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Inicio Endocrinología y Nutrición (English Edition) Bone and metabolic complications of urinary diversions
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Vol. 62. Issue 2.
Pages 100-105 (February 2015)
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Vol. 62. Issue 2.
Pages 100-105 (February 2015)
Short review
DOI: 10.1016/j.endoen.2015.02.005
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Bone and metabolic complications of urinary diversions
Complicaciones metabólicas y óseas de las derivaciones urinarias
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Marta Cano Megíasa,
Corresponding author
mcanomegias@gmail.com

Corresponding author.
, Eva Golmayo Muñoz Delgadob
a Servicio de Nefrología, Hospital Universitario Príncipe de Asturias, Alcalá de Henares, Madrid, Spain
b Servicio de Urología, Hospital Universitario Príncipe de Asturias, Alcalá de Henares, Madrid, Spain
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Table 1. Water and electrolyte changes in patients with urinary diversions depending on the bowel segment used.
Abstract

Hyperchloremic metabolic acidosis is a complication of urinary diversion using ileum or colon. Its prevalence ranges from 25% to 46% depending on the procedure used and renal function of the patient. It is a consequence of intestinal fluid and electrolyte exchange between intestinal mucosa and urine. The main mechanism is absorption of ammonium and chloride from urine. Long-term chronic metabolic acidosis in these patients may lead to impaired bone metabolism and osteomalacia. Regular monitoring of pH, chlorine, bicarbonate, and calcium–phosphorus metabolism is therefore essential for early diagnosis and treatment.

Keywords:
Metabolic acidosis
Hypokalemia
Urinary diversion
Neobladder
Ileal conduit
Resumen

La acidosis metabólica hiperclorémica es una complicación de las derivaciones urinarias que utilizan ileon o colon, y su prevalencia oscila entre el 25% y 46% de los casos, dependiendo de la técnica utilizada y de la función renal del paciente. Es una consecuencia del intercambio hidroelectrolítico entre la mucosa intestinal y la orina, siendo su mecanismo principal la absorción del amonio y cloruro de la orina. A largo plazo la acidosis metabólica crónica puede conllevar una alteración del metabolismo óseo y producir osteomalacia, por lo que la monitorización del pH, cloro, bicarbonato y metabolismo fosfocálcico es fundamental para un diagnóstico y tratamiento precoz.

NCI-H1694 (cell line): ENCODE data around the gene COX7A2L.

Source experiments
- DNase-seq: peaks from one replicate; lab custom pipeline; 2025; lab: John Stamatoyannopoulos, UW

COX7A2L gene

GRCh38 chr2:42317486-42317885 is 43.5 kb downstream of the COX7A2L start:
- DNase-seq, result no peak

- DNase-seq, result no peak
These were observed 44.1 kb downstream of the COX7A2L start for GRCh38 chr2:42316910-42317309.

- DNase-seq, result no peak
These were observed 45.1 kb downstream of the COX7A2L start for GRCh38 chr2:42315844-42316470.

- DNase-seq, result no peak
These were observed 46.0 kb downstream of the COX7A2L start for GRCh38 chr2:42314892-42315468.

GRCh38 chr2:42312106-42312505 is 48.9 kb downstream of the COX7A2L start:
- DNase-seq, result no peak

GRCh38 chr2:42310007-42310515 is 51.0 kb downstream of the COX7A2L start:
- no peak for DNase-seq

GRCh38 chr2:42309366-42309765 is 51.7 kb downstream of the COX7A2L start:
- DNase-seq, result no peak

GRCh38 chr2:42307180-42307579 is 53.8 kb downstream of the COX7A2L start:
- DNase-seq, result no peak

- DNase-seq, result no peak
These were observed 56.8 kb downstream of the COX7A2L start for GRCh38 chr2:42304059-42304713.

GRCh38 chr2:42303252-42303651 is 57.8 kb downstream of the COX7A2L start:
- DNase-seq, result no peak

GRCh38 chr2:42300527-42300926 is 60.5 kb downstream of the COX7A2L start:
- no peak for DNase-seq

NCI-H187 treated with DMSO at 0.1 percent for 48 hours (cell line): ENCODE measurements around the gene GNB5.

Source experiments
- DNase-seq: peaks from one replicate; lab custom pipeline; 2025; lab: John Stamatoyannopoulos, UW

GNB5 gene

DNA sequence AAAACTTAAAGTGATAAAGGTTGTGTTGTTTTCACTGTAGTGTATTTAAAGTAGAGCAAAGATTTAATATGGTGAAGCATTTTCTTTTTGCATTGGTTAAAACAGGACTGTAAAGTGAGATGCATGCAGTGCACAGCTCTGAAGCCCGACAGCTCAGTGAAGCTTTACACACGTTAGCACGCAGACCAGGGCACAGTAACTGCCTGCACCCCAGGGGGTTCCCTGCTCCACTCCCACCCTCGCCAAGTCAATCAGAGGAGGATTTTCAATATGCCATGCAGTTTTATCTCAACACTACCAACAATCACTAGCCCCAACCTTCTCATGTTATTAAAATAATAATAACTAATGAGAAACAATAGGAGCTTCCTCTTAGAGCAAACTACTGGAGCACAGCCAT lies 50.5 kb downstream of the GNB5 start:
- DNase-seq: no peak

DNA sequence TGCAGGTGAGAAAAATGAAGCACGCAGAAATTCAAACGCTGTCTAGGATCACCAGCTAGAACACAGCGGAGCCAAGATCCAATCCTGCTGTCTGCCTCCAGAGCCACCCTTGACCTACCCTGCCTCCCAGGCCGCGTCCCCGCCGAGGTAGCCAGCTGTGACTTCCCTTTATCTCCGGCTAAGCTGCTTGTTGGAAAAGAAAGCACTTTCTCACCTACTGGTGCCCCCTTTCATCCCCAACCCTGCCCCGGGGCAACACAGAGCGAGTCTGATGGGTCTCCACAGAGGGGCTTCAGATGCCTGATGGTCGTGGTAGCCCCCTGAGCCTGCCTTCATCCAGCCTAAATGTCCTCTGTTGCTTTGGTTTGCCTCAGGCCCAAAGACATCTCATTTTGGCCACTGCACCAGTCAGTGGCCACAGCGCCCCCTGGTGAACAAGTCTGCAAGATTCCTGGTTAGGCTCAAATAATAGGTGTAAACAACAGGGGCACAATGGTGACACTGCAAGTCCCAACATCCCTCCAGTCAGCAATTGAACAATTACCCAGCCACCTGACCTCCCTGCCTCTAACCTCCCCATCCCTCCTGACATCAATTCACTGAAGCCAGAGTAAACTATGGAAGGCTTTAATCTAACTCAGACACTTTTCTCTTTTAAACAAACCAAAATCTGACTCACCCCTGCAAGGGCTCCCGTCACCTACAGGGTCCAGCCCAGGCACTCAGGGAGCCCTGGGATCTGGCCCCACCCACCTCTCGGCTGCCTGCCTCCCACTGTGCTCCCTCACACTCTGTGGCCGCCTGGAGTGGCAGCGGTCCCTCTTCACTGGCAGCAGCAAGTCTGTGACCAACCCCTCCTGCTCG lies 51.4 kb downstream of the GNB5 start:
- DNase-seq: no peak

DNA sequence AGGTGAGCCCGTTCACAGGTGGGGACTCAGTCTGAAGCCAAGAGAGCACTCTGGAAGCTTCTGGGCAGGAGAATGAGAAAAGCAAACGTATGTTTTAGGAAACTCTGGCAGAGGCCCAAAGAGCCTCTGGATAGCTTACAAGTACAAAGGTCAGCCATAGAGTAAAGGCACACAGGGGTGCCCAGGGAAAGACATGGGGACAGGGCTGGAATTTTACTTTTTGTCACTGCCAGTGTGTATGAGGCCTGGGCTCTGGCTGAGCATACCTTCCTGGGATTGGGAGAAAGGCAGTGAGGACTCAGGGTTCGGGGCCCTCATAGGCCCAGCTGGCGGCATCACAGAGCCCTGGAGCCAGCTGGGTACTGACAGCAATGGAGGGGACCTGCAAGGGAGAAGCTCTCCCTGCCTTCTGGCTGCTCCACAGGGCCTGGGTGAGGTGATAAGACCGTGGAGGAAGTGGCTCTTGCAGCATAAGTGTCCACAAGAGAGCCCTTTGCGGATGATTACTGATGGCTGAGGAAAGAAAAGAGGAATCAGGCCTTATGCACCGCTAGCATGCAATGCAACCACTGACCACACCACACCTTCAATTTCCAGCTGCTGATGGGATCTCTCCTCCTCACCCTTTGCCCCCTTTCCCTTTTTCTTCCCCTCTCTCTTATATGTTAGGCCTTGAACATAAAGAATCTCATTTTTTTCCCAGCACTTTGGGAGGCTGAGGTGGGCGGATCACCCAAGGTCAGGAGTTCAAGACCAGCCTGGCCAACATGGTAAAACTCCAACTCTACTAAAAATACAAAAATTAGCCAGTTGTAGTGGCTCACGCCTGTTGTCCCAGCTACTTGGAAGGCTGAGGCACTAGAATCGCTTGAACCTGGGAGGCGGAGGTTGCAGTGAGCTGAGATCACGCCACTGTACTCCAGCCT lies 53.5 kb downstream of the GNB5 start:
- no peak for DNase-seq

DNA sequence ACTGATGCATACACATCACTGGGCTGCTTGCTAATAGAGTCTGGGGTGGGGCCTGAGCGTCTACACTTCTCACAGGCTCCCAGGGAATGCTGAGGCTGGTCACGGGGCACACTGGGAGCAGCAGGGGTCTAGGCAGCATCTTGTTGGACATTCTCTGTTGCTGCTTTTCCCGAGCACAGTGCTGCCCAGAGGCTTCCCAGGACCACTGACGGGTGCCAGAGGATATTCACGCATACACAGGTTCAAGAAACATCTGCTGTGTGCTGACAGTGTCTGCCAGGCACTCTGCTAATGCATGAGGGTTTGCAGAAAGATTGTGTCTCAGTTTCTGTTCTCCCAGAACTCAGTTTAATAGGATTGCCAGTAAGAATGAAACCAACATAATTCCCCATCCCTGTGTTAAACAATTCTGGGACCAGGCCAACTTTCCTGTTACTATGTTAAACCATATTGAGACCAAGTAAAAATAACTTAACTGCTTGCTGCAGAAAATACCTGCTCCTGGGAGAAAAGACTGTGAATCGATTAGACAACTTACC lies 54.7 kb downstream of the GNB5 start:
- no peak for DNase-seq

Palabras clave:
Acidosis metabólica
Hipopotasemia
Derivación urinaria
Neovejiga
Conducto ileal
Full Text
Introduction

The main indication for urinary diversion is radical cystectomy for bladder cancer. Different segments of the gastrointestinal tract may be used for urinary reconstruction. Ileal and colonic segments are the most commonly used. Stomach and proximal bowel are only used when the rest of the intestinal mucosa is not available, as occurs in some patients with inflammatory bowel disease, short bowel, or a history of pelvic radiation. These segments are used to replace the bladder, either as a conduit to drain urine to the abdominal wall, a urinary stoma, or a reconstruction to form a neobladder, i.e. with diversion to the native urethra.

Urinary diversions may be divided into heterotopic and orthotopic depending on the urine outflow tract. In heterotopic diversions, urine will flow out through a duct different from the urethra (skin, rectum, etc.). Heterotopic diversions may in turn be continent or incontinent. The most commonly used diversion is ureteroileostomy, where an ileal conduit is created: ureters will be attached to one end, while the other end will be taken to the skin to construct a stoma. In orthotopic diversions, the bladder is replaced respecting the natural excretory route, i.e. the urethra. A neobladder is created to store urine, which is passed in a voluntary, controlled way (Fig. 1).

Figure 1.

(A) Ileal conduit. (B) Orthotopic ileal neobladder.

(0.44MB).
Taken from Parekh and Donat.1

The bowel mucosa differs from the urinary mucosa in its semipermeable and metabolically active nature, so that when it comes into contact with urine, metabolic changes may occur through different electrolyte transport and diffusion mechanisms.

The incidence of water and electrolyte disorders has been estimated to range from 21% to 48% in the different series reported.2–5

Complications derived from bowel resection itself are very few, due to the use of short bowel segments. Malabsorption is very rare with ileal resections shorter than 60cm,6 but vitamin B deficiency12 may occur in the long term in up to 21% of patients.7 That is to say, the risk of the occurrence of these water and electrolyte disorders depends to a large extent on the procedure used, which determines the surface size and contact time of urine with the bowel mucosa.8